Long-term safety and efficacy of triple combination ezetimibe/simvastatin plus extended-release niacin in patients with hyperlipidemia.Am J Cardiol. 2010 Feb 15; 105(4):487-94.AJ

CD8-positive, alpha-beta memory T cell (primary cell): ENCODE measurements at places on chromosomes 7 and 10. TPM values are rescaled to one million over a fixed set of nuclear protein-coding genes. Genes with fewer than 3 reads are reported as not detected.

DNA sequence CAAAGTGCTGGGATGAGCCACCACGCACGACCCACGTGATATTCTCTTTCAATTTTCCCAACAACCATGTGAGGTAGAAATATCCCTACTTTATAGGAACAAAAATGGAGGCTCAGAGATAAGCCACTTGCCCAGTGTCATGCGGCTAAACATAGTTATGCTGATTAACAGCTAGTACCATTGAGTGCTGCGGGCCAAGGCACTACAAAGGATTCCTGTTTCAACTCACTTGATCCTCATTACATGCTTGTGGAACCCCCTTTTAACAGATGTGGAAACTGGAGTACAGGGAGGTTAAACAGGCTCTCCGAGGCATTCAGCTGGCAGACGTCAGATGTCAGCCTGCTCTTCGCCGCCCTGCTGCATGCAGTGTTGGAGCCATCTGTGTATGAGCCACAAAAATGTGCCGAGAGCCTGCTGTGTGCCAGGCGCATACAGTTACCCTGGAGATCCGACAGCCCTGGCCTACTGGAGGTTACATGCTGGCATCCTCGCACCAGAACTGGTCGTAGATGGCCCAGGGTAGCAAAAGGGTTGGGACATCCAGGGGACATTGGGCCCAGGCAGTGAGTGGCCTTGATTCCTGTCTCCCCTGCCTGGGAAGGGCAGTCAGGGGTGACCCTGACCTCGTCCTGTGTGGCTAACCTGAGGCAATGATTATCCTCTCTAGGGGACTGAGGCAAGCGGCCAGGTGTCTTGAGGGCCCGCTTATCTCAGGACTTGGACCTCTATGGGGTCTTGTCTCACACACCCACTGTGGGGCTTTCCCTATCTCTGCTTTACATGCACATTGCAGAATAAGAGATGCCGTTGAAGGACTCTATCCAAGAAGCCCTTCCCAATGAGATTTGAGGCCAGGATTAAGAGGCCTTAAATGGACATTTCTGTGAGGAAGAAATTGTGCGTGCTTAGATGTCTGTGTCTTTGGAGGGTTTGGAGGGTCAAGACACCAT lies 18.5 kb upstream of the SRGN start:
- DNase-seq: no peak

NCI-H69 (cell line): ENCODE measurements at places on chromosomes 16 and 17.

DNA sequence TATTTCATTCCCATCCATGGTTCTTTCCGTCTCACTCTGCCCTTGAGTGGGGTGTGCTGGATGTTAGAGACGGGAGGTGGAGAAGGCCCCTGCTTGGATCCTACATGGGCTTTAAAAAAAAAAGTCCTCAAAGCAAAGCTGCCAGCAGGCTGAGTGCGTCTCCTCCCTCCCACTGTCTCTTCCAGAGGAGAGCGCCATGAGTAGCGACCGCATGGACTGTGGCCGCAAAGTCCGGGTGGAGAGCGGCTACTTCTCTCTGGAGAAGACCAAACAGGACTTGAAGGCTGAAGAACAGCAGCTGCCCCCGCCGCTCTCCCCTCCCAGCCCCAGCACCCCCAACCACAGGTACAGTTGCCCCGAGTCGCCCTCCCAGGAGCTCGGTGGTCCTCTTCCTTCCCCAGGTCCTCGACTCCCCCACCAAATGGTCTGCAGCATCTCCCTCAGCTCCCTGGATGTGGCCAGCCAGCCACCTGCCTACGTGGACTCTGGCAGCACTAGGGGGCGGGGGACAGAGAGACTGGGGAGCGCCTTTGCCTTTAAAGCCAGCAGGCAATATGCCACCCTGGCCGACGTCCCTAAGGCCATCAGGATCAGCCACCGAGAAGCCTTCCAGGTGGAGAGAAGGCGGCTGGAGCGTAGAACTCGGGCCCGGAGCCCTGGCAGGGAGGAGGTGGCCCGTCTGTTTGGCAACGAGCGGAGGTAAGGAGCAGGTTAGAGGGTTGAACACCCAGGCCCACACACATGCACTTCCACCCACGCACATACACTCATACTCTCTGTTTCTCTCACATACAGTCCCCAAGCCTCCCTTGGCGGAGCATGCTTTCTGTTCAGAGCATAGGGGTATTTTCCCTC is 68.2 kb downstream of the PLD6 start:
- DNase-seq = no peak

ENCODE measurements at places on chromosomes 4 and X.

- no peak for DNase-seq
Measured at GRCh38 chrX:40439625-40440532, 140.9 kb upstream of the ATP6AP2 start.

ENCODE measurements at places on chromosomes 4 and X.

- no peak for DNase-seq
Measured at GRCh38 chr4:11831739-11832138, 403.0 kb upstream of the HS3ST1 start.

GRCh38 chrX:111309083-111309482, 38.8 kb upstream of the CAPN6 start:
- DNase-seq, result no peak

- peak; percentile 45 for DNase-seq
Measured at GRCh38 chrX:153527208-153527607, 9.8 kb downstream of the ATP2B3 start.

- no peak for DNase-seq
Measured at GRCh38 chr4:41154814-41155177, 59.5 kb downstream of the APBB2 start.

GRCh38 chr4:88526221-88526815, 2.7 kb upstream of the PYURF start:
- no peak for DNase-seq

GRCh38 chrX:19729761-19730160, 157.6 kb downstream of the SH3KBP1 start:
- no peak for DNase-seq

The safety and efficacy of combination ezetimibe/simvastatin (E/S) plus extended-release niacin was assessed in 942 patients with type IIa/IIb hyperlipidemia for 64 weeks in a randomized, double-blind study. Patients received E/S (10/20 mg) plus niacin (to 2 g) or E/S (10/20 mg) for 64 weeks, or niacin (to 2 g) for 24 weeks and then E/S (10/20 mg) plus niacin (2 g) or E/S (10/20 mg) for an additional 40 weeks. The primary end point, the safety of E/S plus niacin, included prespecified adverse events (ie, liver, muscle, discontinuations due to flushing, gallbladder-related, cholecystectomy, fasting glucose changes, new-onset diabetes). The secondary end points included the percentage of change from baseline in high-density lipoprotein (HDL) cholesterol, triglycerides, non-HDL cholesterol, and low-density lipoprotein cholesterol, other lipids, lipoprotein ratios and high-sensitivity C-reactive protein. The anticipated niacin-associated flushing led to a greater rate of study discontinuations with the E/S plus niacin regimen than with E/S alone (0.7%, p <0.001). The rate of liver and muscle adverse events was low (<1%) in both groups. Four patients had gallbladder-related adverse events; 1 patient in the E/S and 1 in the E/S plus niacin group underwent cholecystectomy. The occurrence of new-onset diabetes was 3.1% for the E/S and 4.9% for the E/S plus niacin group. The fasting glucose levels increased to greater than baseline during the first 12 weeks (E/S, 3.2 mg/dl; E/S plus niacin, 7.7 mg/dl) and gradually decreased to pretreatment levels by 64 weeks in both groups. E/S plus niacin significantly improved HDL cholesterol, triglycerides, non-HDL cholesterol, low-density lipoprotein cholesterol, apolipoprotein B and A-I, and lipoprotein ratios compared with E/S (p <or=0.004). The changes in high-sensitivity C-reactive protein were comparable for both groups. In conclusion, the combination of E/S plus niacin was generally well tolerated, aside from niacin-associated flushing, and was significantly superior to E/S alone in improving several lipoprotein parameters during a 64-week trial in patients with hyperlipidemia. E/S plus niacin provided a broad, lipid-altering therapeutic option for these patients, even in the presence of diabetes with glucose monitoring.